authority to allocate positions to the appropriate class.
ERB has also held that it is not arbitrary for the Personnel Division to
change its mind about the proper allocation of a position, so long as the result
is rational. ERB observed that such
a rule would prevent reclassification, no matter how erroneous the initial
allocation may have been. It read
the rule to prohibit de facto "promotion" or
"demotion" where the position was properly allocated.
ERB's administrative interpretation of the Personnel Division rules is
part of the interpretive baggage of the language the parties incorporated in
Article 81. The parties intended
the language to have the same meaning it had in the Personnel Division rule, as
construed by the ERB. The State
continues to have the responsibility to allocate positions to the proper
classes. Absent evidence, no rule
or contract provision should impinge on that responsibility.
The downward reclassifications here are corrections of prior
misclassifications. This correction
should not be barred.
It was not improper for the State to "tailor" the PD's to class
specifications. Barker was attempting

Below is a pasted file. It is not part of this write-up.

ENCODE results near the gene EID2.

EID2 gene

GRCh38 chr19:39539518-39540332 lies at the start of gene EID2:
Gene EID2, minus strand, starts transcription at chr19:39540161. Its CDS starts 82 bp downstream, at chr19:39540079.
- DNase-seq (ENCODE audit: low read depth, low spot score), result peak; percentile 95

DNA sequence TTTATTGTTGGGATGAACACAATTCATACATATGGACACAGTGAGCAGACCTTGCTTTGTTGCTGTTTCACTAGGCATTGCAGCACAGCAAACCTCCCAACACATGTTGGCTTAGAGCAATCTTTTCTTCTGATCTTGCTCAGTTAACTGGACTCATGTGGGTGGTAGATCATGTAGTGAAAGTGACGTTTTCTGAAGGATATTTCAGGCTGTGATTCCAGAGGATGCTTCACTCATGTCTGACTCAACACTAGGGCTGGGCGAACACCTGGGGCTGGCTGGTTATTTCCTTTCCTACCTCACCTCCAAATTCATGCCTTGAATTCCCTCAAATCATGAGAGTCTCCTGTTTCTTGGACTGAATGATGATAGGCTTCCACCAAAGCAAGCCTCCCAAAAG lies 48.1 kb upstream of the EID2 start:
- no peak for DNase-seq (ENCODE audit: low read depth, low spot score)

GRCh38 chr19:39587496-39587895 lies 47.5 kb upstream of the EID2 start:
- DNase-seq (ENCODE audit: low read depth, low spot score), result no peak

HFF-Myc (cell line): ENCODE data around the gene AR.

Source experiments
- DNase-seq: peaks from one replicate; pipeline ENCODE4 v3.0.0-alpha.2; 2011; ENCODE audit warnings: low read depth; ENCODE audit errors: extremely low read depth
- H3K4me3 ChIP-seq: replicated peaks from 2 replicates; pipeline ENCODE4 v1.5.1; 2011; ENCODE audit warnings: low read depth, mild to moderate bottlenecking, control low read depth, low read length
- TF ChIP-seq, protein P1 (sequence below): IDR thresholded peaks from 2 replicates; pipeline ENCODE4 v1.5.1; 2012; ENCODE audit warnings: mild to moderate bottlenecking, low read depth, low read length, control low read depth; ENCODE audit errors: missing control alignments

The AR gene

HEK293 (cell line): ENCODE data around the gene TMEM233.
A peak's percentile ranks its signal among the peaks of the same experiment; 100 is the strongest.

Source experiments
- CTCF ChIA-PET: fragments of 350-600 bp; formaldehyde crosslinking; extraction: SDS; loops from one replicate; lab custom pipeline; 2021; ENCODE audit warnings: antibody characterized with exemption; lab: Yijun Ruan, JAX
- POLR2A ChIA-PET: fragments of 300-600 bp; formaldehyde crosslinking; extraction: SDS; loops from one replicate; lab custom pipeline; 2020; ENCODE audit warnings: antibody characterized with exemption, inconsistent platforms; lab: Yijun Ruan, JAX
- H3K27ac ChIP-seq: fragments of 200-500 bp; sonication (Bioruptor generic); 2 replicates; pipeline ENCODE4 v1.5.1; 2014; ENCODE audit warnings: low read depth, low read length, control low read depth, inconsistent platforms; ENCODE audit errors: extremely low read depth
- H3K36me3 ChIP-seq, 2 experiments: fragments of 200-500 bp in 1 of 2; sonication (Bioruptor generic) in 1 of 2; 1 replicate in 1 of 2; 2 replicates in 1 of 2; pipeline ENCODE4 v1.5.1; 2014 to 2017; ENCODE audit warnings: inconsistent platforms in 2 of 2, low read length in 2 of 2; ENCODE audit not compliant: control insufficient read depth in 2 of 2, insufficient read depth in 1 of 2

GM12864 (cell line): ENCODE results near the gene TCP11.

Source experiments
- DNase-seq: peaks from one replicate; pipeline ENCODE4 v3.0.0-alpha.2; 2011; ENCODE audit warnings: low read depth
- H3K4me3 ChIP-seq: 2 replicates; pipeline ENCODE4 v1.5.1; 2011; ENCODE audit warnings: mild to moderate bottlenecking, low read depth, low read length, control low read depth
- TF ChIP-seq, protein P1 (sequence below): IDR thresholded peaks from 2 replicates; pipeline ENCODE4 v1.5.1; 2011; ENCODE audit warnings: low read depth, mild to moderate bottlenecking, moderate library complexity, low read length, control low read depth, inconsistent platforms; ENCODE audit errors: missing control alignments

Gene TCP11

to structure the duties and responsibilities of positions as he wanted them to
be in the future, when the reorganization was completed.
It was not improper for him to look at class specifications for
various classes, to see how positions might be classified, while he was
determining the duties and authorities. Moreover, he did not write all the PD's here; most of the
employees involved are outside his managerial jurisdiction.
The evidence does not disclose what PD's he was talking about when he
said he "tailored" the PD's. He
did tailor Skryha's PD to help get her a classification higher than PR-1.
Other than her position and possibly Asmann's, no evidence exists that he
used class specifications to "tailor" other PD's. If the Union questions PD's, it must show what PD's were
incorrect. The Union cannot stretch
Barker's statement into invalidity of all PD's.
The Agreement does not allow the Arbitrator to second-guess
classification decisions. Unless
positions are essentially identical, it is not proper to look at other
positions to determine whether a position was correctly classified.
The issue is not why other positions are classified as they are; the
issue is whether there is a proper basis for allocation of the position at
issue. Absent proof of favoritism
as the basis for classification, it is immaterial whether some other position is
classified higher. The positions